Wichita Falls High School ap literature and Composition Summer Assignment 2015 Required Reading



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AP Literature and Composition

Summer Assignment 2015

Required Reading:

  1. The Lord of the Flies by William Golding

  2. One Choice Book from the list provided

  3. How to Read Literature like a Professor by: Thomas Foster

*You may check out a copy of each of the required novels from the English Department or purchase your own in order to annotate. We do not have copies of all the choice novels, only some. It is recommended to purchase your own novels.

*You will turn in both novels for an annotation grade and your composition notebook with both of your required assignments for the novels on the first day of class!

Novel Choices:

The Poisonwood Bible by: Barbara Kingsolver

The Catcher in the Rye by: J.D. Salinger

Wide Sargasso Sea by Jean Rhys

A Passage to India by: E. M. Forster

Beloved by: Toni Morrison

REQUIRED Assignment One: Annotate the Texts

Your assignment is to annotate both novels (LOTF and CHOICE). When annotating your text, use any space available— margins, blank pages, empty space on the page, etc. I suggest that you use post-it notes and/or bright pen colors. DO NOT highlight or underline too much. If you highlight and underline everything, nothing will stand out.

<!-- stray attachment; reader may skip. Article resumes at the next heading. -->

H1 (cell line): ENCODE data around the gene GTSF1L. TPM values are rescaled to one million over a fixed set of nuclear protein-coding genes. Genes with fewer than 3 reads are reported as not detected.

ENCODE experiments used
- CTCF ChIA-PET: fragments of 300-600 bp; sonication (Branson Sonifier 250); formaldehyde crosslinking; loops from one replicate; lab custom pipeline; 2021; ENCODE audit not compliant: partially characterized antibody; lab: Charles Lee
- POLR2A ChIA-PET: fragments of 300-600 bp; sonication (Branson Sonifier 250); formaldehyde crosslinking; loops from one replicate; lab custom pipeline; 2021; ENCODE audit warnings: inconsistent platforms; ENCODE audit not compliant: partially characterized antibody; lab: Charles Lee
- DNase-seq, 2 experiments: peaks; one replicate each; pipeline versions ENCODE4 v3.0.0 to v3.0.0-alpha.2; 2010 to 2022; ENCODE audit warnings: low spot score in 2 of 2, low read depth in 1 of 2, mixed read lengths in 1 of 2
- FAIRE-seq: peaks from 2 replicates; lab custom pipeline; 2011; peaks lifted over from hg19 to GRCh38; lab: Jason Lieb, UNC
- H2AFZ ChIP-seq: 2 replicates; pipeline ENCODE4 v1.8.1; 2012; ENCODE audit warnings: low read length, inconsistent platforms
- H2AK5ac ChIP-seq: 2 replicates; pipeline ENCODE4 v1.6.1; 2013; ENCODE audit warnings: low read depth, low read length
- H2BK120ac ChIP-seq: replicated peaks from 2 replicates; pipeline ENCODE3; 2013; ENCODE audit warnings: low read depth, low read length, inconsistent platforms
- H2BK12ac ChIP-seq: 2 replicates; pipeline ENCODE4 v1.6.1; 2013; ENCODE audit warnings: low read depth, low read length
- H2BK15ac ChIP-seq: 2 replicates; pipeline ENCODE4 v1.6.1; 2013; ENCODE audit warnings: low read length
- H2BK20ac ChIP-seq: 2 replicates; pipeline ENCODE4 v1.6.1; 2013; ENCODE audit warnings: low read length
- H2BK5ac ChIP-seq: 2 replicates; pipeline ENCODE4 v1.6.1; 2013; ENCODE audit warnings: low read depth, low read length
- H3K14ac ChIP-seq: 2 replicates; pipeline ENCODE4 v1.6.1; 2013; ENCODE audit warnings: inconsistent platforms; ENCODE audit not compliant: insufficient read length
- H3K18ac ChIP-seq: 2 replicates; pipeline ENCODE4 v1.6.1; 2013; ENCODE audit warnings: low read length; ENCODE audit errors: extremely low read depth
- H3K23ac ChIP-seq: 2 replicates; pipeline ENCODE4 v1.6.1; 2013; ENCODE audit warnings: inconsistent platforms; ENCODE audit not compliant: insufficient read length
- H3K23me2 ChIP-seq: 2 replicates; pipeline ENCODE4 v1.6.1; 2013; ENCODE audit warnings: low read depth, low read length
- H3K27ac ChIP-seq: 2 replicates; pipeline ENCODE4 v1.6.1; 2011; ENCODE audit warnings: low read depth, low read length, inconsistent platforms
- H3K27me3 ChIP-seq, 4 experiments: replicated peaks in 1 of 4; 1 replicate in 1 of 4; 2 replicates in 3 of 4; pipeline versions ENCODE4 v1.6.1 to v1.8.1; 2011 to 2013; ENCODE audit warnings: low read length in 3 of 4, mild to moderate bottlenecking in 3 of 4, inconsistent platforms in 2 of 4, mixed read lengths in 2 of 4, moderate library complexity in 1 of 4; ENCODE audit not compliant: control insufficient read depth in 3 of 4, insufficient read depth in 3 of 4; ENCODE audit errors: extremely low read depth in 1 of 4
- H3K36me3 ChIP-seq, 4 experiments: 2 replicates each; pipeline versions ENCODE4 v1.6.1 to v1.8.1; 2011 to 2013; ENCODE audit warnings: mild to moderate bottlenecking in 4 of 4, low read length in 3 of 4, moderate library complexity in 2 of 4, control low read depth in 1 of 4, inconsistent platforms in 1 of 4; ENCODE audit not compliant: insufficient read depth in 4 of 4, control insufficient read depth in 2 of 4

While You Read

Ask questions—Are you confused about something? Write the question down. You might find the answer later, or you might get an opportunity to ask your questions during class discussions.

React to what you read—Maybe you just read something that made you mad, startled you, or brought you to tears. Write down your reaction to the text so you remember it later.

Underline, bracket, or circle important passages—Is there a quotation that you think is important or thoughtful? Is there an idea you think might be worth remembering? Is there a “big idea” that is at the foundation of the novel?

* Focus on the essential elements of literature (plot, setting, characterization, point of view and theme) and any other aspects of literature study as instructed by your teacher.

Consider characterization – is there a passage that reveals something about an important character? Make note of this. Where is each major character introduced in the text? Make note of character entrances. What is significant about this first appearance?

Make connections—Maybe something you read reminds you of an experience you’ve had or parallels something going on in the world today; perhaps something in the text reminds you of a literary movement you have studied or a philosophy with which you are familiar. Record these connections and they will help you find meaning and relevancy in what you read.

Track motifs—If you notice a reoccurring idea or pattern as you read, start noting the motif when it takes place. Doing so will help you understand the message that the article is trying to convey.



AFTER YOU READ

If you really want to understand the text, consider these ideas to help you make sense of what you’ve read…